20 Years In The Air Force, 18 And Counting At Hyatt: Retired Master Sergeant Enjoys Successful Second Career
In August 2000, Gene Roche traded in his combat boots for business suits when he transitioned from the U.S. Air … Continued
In August 2000, Gene Roche traded in his combat boots for business suits when he transitioned from the U.S. Air Force to Hyatt, a global hospitality company well-known for its welcoming hotels, resorts and vacation properties.
“My retirement date with the Air Force is actually my hire date with Hyatt,” he says.
Roche’s first career was inspired by his parents.
“I’ve always been in a family of service,” he says. “My dad was in the Air Force, and I knew growing up that is what I wanted to do. My mom was the first woman police officer in the city we lived in. I wanted to be a cop like my mom and in the Air Force like my dad, so I became a law enforcement specialist in the Air Force.”
After 20 years of service, Roche retired as a master sergeant and was ready to carve out a new path using the skills he had garnered from the military.
“I was just finishing my master’s degree in human resources development when I retired,” he says. “I was looking for a career where I could use my training experience. Hyatt Regency San Antonio was looking for an assistant director of human resources with training experience, so I applied.”
Roche’s initial job search started long before he separated from the military. By the time he applied for the position, job hunting had left him feeling frustrated and defeated.
“I had just taken a class as part of my master’s degree on career placement,” he says. “One guest speaker said, ‘You can’t find a job by opening the Sunday paper and looking at the help wanted ads. You need to get out and network.’”
“I was getting zero callbacks after applying and posting my resume on job sites,” he says. “I had gone to the local human resource association meetings, trainings and development groups, and I wasn’t having any luck. It just so happened that I was looking in the Sunday paper and saw an opening at Hyatt Regency San Antonio.”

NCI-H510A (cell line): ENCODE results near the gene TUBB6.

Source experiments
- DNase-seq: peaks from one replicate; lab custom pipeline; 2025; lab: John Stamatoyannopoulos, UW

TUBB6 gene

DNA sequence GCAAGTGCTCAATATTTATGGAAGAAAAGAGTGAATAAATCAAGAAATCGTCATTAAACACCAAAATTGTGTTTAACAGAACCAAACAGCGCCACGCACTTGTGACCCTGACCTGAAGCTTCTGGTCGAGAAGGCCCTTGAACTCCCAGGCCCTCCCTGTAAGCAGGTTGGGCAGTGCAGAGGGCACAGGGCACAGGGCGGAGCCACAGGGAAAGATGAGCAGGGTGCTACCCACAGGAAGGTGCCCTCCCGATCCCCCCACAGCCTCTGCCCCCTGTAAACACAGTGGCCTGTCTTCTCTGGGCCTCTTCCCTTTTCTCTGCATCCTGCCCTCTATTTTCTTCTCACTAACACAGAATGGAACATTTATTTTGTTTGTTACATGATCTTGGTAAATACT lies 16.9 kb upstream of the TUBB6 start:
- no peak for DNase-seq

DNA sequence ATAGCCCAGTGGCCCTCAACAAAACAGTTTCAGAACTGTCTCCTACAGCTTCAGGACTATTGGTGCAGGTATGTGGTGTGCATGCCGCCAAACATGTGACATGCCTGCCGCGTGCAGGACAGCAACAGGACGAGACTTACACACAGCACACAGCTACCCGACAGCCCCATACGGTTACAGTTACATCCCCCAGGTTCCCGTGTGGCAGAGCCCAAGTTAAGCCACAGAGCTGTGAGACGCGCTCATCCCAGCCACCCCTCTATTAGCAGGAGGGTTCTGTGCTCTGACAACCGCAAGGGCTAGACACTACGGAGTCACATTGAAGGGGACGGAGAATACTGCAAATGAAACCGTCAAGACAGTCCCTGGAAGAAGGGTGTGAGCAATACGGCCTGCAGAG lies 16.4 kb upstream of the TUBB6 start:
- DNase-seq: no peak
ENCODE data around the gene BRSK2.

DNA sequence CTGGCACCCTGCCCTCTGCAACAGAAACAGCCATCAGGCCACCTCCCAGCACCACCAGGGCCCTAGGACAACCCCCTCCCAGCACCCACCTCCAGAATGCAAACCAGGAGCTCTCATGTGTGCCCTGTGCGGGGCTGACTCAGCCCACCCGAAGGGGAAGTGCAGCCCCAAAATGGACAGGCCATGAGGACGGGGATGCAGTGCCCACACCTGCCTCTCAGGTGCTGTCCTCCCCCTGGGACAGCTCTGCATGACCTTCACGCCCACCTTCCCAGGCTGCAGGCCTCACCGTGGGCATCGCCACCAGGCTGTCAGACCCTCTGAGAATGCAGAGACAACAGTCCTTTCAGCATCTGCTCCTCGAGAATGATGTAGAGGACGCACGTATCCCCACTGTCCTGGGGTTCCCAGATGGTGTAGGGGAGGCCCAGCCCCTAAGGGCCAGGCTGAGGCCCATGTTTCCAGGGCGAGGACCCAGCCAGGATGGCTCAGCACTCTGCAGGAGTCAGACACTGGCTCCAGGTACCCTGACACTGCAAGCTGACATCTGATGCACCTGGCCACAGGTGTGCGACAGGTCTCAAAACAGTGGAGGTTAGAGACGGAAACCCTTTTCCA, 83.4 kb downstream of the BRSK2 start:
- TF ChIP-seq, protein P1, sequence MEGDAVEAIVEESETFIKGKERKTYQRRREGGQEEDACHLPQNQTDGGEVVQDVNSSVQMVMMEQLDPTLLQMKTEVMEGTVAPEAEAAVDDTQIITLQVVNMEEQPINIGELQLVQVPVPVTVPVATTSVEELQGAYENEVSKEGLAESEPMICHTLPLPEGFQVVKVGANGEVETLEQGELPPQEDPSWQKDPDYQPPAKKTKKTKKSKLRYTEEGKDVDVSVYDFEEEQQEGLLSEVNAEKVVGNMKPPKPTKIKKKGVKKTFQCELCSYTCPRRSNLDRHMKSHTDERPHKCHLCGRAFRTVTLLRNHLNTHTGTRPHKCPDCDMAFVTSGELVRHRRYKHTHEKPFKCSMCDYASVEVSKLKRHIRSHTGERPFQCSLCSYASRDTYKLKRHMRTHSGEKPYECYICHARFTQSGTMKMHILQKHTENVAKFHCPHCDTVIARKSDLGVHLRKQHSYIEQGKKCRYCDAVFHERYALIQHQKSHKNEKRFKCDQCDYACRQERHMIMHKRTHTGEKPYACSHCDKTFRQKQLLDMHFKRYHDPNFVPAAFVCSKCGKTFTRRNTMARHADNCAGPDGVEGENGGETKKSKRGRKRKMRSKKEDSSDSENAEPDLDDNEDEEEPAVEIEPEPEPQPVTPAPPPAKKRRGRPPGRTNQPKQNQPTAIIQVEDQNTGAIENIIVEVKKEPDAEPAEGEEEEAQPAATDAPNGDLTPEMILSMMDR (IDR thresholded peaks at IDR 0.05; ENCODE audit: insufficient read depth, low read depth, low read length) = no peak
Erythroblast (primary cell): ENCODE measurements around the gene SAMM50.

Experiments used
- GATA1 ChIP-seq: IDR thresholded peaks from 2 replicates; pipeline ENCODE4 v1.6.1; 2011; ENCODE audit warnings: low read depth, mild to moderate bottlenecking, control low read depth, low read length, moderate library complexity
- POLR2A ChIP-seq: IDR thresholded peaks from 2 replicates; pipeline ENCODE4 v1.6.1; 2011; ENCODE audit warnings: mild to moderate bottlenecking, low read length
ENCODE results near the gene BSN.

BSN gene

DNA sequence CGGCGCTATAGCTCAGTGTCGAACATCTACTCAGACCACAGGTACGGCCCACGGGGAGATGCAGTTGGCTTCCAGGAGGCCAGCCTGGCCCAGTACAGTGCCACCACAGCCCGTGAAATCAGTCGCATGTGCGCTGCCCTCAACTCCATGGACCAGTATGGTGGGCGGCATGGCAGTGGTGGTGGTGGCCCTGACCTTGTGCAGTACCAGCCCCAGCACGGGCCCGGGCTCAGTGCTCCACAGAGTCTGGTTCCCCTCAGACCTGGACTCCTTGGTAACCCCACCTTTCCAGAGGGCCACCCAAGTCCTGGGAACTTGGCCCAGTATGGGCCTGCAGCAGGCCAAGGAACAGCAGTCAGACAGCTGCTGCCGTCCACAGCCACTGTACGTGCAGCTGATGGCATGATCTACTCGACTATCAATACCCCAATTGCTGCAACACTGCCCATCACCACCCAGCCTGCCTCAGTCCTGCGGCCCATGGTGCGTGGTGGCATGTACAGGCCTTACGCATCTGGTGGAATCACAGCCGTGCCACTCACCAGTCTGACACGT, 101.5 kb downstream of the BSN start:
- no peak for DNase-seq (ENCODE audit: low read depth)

His story is the exception that proves the rule. Roche submitted his application, and the hiring process progressed quickly; he was offered the position the following week.
“I mailed my cover letter and resume to the director of human resources at Hyatt Regency San Antonio on Monday,” he says. “I was called on Tuesday, went in to interview on Wednesday and then again on Thursday to interview with the General Manager, and I got the job offer on Friday. I accepted immediately.”
Now Roche is rounding out his second decade of service with Hyatt. Through the years, he has enjoyed the ability to move around the world and experience new places at each assignment.
“During my 20 years in the Air Force, I lived in four different places,” he says. “After 18 years with Hyatt, I’ve transferred seven times.”
Currently serving as the human resources director for Hyatt Regency Tamaya in Santa Ana Pueblo, New Mexico, Roche is savoring the desert life with his wife and their cat, Oscar.
“My cat has transferred more times than a lot of people I know,” he says with a laugh.
Looking back on his many years of experience, Roche remembers the professional hurdles he had to overcome when he first transitioned into the corporate world.
“The biggest challenge was not being so direct with people,” he says. “When I retired, I had spent the past six years as a military training instructor, or drill sergeant, at Air Force basic training. You really don’t say ‘please’ and ‘thank you’ to new recruits. I knew that I needed to adapt my leadership style to my new environment, not that my new environment needed to adapt to me.”
In spite of the need to adjust his communication style, Roche believes the military strengthened his ability to be an effective leader in a wide variety of circumstances.
“As a police officer in the Air Force, I had to deal with many different situations,” he says. “Domestic disturbances, robberies, sexual assault investigations, fatal car crashes and such. As a senior instructor at Air Force basic training, you really learn how to be a leader. For example, we received notification that the sister of one of my recruits had been killed in a drive-by shooting. It was my responsibility to tell the recruit this devastating news. That’s when you take off the hat and be someone the recruit can talk to in order to get through the trauma. You really learn situational leadership.”
Roche has advice for service members who hope to follow in his footsteps and build a successful corporate career after the military.
“Look around the organization to see how things work and what is expected,” he says. “Things don’t move as quickly in the civilian world. We’re used to taking in information and making split-second decisions. That doesn’t always happen in the post-military career. Be patient.”
Roche urges job seekers looking to join a company that values inclusivity, diversity, respect, integrity and humility to consider working for Hyatt.
“Hyatt is a company that truly cares about the people,” he says. “Hard work is recognized and rewarded here.”